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From Wikipedia, the free encyclopedia

Advocacy groups (also pressure groups, lobby groups and some interest groups and special interest groups) use various forms of advocacy to influence public opinion and/or policy; they have played and continue to play an important part in the development of political and social systems. Groups vary considerably in size, influence and motive; some have wide ranging long term social purposes, others are focused and are a response to an immediate issue or concern.

Motives for action may be based on a shared political, faith, moral or commercial position. Groups use varied methods to try to achieve their aims including lobbying, media campaigns, publicity stunts, polls, research and policy briefings. Some groups are supported by powerful business or political interests and exert considerable influence on the political process, others have few such resources.

Some have developed into important social, political institutions or social movements. Some powerful Lobby groups have been accused of manipulating the democratic system for narrow commercial gain[1] and in some instances have been found guilty of corruption, fraud, bribery and other serious crimes;[2] lobbying has become increasingly regulated as a result. Some groups, generally ones with less financial resources may use direct action and civil disobedience and in some cases are accused of being a threat to the social order or 'domestic extremists'.[3]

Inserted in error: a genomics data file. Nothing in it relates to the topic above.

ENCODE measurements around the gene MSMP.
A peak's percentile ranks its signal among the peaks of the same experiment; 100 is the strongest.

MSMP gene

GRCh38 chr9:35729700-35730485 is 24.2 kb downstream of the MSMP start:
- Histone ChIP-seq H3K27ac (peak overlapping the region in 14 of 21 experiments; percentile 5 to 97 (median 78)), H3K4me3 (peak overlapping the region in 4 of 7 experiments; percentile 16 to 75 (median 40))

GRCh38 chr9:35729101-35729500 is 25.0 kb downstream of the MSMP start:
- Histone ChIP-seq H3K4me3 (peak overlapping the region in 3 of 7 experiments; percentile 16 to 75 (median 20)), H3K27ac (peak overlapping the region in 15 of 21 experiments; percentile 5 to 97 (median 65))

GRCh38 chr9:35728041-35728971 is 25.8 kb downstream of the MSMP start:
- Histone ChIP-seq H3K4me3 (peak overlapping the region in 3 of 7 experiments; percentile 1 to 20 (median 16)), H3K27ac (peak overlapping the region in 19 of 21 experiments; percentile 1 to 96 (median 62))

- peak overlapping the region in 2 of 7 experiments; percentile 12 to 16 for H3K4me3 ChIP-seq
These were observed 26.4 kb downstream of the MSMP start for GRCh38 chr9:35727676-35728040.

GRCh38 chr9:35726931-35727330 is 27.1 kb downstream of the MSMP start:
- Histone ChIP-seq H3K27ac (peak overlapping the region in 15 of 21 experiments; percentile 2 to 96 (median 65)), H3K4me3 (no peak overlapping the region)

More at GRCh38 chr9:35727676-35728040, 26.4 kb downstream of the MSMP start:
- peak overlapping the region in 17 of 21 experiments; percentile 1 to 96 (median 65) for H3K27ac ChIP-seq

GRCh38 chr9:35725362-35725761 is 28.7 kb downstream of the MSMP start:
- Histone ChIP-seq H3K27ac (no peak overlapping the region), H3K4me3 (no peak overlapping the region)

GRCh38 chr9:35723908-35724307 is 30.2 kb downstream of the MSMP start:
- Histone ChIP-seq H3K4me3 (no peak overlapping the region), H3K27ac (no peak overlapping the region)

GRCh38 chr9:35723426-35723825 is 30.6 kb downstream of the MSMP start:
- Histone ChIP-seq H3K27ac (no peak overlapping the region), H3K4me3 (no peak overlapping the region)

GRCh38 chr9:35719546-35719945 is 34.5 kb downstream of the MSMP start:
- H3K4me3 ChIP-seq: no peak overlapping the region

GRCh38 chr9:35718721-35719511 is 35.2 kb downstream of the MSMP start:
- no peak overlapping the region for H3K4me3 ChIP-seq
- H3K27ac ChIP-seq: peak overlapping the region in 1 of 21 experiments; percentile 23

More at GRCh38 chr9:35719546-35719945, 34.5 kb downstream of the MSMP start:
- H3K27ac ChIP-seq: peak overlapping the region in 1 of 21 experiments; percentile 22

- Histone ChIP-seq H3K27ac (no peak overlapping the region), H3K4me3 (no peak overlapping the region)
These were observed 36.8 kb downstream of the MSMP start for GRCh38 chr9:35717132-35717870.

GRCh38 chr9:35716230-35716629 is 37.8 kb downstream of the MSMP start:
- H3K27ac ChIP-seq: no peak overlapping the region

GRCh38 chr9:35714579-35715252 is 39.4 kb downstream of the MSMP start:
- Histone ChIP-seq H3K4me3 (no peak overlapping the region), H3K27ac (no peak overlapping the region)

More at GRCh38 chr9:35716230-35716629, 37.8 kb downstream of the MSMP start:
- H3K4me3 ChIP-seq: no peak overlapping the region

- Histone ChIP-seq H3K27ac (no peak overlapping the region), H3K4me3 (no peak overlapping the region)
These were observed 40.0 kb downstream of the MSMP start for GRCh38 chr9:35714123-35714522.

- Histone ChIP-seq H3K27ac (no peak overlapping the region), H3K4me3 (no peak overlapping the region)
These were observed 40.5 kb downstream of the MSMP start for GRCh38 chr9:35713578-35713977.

A single-issue groups may form in response to a particular issue area sometimes in response to a single event or threat. In some cases initiatives initially championed by advocacy groups later become institutionalized as important elements of civic life (for example universal education or regulation of doctors — see below for details). Groups representing broad interests of a group may be formed with the purpose of benefiting the group over an expended period of time and in many ways, for example as Consumer organizations, Professional associations, Trade associations and Trade unions.

Lobby groups lobby for a change to the law or the maintenance of a particular law and big business funds very considerable lobbying influence on legislators, for example in the in the USA and in the UK where lobbying first developed. Some Lobby groups have considerable financial resources at their disposal. Lobbying is regulated to stop the worst abuses which can develop into corruption. In the United States the Internal Revenue Service makes a clear distinction between lobbying and advocacy.[4]